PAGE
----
I left using lein for boot because of @seancorfield

seancorfield17:10:03

Longer than I realized -- thanks @favila for that detective work!

seancorfield17:10:29

Boot REPL is nice because you can easily add new dependencies without restarting the REPL!

fabrao17:10:53

that´s the main part I changed

fabrao17:10:29

C-c C-e in set-env! and that´s it

the2bears17:10:46

@seancorfield my problem is I lose track of my REPL's state from time to time 🙂 . But I have 2 or 3 open at any one time, usually, main project then libraries used in it.

fabrao17:10:43

I´ll do cider-connect and start it from command line

fabrao17:10:53

I tried to use Proto-REPL with Atom but I can´t leave Emacs anymore

fabrao19:10:42

In this case, I got Assert failed. Is there any way to custom error message?

(defn stringer-bell
  "Prints a string and rings bell."
  [s]
  {:pre [(s/valid? (s/nilable string?) s)]}
  (println s "\007"))

taylor19:10:32

maybe relevant thread here about custom pre/post messages https://groups.google.com/forum/#!msg/clojure/xHrFyDcPS9A/gXiNY6pmAwAJ

taylor19:10:51

one suggestion is to use clojure.test/is in the assertion

taylor19:10:09

(or something similar of your own)

fabrao19:10:35

thanks again taylor, as you see I little lost about using it

fabrao19:10:33

I tried

(if (not (s/valid? ::campos campo))
(throw (Exception. (str "Tipo do campo incorreto. Válidos = #{" (reduce #(str %1 %2 " ") "" campos) "}"))))

fabrao19:10:42

but is too much code, don´t you think?

taylor19:10:39

I think that reduce could be replaced with clojure.string/join maybe

taylor19:10:48

also, if you think you need this type of check a lot, you could easily define a function that takes a spec, an input, and maybe an error message or explain-data-to-string function; and then wherever you call it should be pretty terse?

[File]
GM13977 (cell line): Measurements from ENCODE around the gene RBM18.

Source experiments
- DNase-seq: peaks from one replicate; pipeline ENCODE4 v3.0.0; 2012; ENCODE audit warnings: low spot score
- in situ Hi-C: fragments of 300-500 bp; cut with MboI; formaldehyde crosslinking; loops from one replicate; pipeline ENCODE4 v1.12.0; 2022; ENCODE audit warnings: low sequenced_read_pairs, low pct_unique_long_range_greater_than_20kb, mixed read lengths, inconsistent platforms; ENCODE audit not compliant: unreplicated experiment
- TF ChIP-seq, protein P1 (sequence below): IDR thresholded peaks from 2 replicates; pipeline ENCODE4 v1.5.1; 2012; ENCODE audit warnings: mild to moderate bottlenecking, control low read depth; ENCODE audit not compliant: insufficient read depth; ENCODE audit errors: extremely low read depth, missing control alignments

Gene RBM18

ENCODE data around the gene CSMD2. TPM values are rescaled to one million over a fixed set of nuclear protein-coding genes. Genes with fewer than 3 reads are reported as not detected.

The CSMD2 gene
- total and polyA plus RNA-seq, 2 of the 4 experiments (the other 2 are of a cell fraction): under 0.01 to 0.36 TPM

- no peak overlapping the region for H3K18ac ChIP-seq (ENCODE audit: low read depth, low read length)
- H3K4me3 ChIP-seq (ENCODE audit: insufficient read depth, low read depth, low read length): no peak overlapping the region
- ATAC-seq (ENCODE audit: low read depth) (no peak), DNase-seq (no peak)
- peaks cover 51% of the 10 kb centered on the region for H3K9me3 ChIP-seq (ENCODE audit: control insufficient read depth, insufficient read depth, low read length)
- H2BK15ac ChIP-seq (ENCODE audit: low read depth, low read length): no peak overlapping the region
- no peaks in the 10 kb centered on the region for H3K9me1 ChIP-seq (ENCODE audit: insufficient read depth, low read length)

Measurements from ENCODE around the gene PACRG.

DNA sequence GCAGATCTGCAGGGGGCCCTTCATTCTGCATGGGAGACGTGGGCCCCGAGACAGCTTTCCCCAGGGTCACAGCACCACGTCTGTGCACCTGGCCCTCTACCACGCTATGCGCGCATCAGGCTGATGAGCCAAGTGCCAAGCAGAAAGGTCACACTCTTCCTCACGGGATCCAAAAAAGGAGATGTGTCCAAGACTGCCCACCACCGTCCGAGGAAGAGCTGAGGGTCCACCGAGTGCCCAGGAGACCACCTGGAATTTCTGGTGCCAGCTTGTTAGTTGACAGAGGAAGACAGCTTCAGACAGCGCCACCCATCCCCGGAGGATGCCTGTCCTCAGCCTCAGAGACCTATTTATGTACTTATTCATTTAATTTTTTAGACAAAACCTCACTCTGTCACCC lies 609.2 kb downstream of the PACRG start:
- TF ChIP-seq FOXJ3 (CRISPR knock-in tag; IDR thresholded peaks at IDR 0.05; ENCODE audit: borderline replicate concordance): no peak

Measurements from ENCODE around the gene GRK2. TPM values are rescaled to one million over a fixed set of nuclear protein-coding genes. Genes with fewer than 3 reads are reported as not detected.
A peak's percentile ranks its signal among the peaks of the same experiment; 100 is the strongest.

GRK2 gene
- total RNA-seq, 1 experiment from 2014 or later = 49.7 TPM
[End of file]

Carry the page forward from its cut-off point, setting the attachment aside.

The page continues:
fabrao19:10:30

I´m thinking use https://github.com/bhb/expound to be more explicity

taylor19:10:33

also check out https://github.com/bhb/expound if you haven't already, and I think there's a similar lib that's more geared towards user-facing error messages

fabrao20:10:32

thanks

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misha20:10:25

and (reduce #(str %1 %2 " ") "" campos) looks like (clojure.string/join " " campos)

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misha20:10:05

suddenly, not too much code opieop

ag23:10:26

if you are writing a s/fdef foo but want to place it in a separate ns (not the same where foo is), should you require the ns where the function is in ns where the spec is? But what if you need to use specs say for validation (in the ns where s/fdef is implemented) how do you avoid circular dependency?

ag23:10:20

or should you move higher order specs to a separate ns, but keep s/fdef foo where foo is implemented?

noisesmith23:10:57

isn't some of this simplified by the fact that the spec is looked up by a keyword? you can use a namespaced keyword before the namespace it nominally refers to exists

noisesmith23:10:23

by the time the spec is actually checked, you need the ns that defined the spec for that keyword to be loaded, of course